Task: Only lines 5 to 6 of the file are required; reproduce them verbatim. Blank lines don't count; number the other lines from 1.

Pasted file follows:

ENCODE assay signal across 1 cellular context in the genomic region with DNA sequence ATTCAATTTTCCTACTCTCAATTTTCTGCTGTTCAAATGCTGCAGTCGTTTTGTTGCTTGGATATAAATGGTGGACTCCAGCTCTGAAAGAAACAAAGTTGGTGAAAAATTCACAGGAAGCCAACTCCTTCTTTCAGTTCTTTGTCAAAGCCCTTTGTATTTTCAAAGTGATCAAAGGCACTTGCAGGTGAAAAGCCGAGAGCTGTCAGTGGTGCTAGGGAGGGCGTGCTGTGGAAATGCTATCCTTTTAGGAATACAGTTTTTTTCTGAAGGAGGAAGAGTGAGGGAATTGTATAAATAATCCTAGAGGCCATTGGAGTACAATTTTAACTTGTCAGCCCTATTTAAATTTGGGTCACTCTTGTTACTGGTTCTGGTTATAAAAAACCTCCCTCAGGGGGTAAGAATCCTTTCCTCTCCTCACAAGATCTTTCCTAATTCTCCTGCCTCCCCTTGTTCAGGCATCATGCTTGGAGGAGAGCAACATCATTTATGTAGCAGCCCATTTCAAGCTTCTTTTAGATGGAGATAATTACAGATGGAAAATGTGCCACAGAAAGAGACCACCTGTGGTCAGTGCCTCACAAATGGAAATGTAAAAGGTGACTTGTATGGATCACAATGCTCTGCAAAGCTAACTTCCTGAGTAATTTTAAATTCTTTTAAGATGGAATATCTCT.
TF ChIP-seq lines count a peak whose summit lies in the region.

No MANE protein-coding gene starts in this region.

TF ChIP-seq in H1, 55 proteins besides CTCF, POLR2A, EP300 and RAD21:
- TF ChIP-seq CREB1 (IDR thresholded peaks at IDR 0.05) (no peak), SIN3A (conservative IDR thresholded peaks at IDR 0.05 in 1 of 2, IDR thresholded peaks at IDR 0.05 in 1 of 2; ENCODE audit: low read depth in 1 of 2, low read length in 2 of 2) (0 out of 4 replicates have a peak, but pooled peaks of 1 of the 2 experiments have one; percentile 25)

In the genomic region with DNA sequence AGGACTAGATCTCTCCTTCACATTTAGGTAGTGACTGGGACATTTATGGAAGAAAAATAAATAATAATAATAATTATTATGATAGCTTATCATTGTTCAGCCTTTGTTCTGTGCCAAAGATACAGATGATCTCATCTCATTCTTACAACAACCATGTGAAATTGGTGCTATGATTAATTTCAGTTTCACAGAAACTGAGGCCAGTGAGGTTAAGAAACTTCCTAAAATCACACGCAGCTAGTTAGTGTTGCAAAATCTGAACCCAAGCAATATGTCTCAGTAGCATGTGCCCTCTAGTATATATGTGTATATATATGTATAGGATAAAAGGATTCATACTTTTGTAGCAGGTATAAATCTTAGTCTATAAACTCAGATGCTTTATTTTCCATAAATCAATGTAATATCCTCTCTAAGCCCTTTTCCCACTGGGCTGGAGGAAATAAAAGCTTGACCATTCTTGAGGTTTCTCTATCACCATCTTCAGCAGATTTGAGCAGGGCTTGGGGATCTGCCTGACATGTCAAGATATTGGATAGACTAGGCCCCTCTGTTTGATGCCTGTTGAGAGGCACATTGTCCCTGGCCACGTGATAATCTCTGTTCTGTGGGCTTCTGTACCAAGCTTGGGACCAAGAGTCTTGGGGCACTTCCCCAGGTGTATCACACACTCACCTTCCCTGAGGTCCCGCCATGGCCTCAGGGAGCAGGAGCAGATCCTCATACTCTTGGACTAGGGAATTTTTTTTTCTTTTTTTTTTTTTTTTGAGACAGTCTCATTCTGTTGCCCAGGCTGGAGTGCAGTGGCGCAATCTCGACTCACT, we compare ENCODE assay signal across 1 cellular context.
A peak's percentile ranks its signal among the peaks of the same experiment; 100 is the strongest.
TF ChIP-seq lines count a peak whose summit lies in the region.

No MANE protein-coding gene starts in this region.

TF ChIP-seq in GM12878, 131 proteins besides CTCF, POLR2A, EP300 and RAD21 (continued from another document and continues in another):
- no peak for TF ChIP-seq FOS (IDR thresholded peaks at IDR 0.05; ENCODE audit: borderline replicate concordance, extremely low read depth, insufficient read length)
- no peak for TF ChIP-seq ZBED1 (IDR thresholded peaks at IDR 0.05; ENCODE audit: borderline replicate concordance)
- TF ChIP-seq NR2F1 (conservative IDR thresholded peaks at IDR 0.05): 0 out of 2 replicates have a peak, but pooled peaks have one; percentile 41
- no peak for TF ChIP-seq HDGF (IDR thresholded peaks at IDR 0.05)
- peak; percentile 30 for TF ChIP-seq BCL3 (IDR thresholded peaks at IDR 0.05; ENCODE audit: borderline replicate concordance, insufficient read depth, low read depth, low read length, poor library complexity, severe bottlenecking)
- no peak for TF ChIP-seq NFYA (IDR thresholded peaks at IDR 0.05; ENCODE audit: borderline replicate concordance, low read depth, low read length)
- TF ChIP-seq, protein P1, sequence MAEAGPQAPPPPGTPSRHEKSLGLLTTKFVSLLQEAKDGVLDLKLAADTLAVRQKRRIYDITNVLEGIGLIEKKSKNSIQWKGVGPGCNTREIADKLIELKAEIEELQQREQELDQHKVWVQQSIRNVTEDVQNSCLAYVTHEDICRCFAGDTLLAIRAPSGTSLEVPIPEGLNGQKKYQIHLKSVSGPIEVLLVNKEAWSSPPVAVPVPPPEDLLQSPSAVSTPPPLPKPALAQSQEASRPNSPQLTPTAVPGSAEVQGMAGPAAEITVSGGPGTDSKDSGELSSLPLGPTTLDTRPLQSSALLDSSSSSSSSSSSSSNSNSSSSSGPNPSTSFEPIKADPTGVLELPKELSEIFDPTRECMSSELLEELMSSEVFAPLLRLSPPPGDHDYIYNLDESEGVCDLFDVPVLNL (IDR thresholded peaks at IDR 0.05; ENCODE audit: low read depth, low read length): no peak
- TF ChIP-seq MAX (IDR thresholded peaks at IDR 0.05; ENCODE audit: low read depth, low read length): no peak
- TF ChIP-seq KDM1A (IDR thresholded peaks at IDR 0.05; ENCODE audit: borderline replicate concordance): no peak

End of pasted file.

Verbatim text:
- TF ChIP-seq CREB1 (IDR thresholded peaks at IDR 0.05) (no peak), SIN3A (conservative IDR thresholded peaks at IDR 0.05 in 1 of 2, IDR thresholded peaks at IDR 0.05 in 1 of 2; ENCODE audit: low read depth in 1 of 2, low read length in 2 of 2) (0 out of 4 replicates have a peak, but pooled peaks of 1 of the 2 experiments have one; percentile 25)

In the genomic region with DNA sequence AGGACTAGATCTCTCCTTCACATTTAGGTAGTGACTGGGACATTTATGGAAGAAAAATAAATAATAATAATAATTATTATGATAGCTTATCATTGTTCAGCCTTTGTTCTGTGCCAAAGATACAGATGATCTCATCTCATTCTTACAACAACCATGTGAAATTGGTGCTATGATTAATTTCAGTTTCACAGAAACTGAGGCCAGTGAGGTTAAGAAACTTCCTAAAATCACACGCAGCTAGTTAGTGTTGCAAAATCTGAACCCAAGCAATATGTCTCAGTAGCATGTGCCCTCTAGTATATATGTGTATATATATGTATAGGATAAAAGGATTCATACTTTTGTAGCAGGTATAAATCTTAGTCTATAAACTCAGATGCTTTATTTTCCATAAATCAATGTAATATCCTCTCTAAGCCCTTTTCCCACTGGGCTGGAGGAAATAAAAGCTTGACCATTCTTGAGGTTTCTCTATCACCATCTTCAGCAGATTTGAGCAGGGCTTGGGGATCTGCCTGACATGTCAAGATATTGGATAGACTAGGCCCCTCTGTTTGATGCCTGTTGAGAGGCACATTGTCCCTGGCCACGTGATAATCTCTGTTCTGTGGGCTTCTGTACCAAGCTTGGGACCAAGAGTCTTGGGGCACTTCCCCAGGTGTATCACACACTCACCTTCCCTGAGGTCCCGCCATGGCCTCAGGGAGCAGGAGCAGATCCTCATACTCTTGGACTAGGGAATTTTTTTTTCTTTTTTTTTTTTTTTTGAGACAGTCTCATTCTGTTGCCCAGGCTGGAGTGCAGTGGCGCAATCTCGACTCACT, we compare ENCODE assay signal across 1 cellular context.